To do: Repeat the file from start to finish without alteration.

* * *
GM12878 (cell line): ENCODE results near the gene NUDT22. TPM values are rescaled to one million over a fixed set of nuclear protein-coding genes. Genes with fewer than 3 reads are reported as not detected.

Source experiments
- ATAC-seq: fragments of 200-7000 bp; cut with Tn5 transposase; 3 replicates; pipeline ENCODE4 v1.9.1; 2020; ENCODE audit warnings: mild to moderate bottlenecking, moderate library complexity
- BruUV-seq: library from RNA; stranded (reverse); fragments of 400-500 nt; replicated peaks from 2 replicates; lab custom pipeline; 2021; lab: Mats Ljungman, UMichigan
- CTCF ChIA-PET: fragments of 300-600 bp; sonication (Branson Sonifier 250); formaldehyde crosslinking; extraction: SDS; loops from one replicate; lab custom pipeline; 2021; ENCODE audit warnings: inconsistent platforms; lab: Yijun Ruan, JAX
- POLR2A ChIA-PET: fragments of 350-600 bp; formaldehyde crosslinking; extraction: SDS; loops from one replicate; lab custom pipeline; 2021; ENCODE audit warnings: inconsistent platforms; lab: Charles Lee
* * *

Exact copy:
GM12878 (cell line): ENCODE results near the gene NUDT22. TPM values are rescaled to one million over a fixed set of nuclear protein-coding genes. Genes with fewer than 3 reads are reported as not detected.

Source experiments
- ATAC-seq: fragments of 200-7000 bp; cut with Tn5 transposase; 3 replicates; pipeline ENCODE4 v1.9.1; 2020; ENCODE audit warnings: mild to moderate bottlenecking, moderate library complexity
- BruUV-seq: library from RNA; stranded (reverse); fragments of 400-500 nt; replicated peaks from 2 replicates; lab custom pipeline; 2021; lab: Mats Ljungman, UMichigan
- CTCF ChIA-PET: fragments of 300-600 bp; sonication (Branson Sonifier 250); formaldehyde crosslinking; extraction: SDS; loops from one replicate; lab custom pipeline; 2021; ENCODE audit warnings: inconsistent platforms; lab: Yijun Ruan, JAX
- POLR2A ChIA-PET: fragments of 350-600 bp; formaldehyde crosslinking; extraction: SDS; loops from one replicate; lab custom pipeline; 2021; ENCODE audit warnings: inconsistent platforms; lab: Charles Lee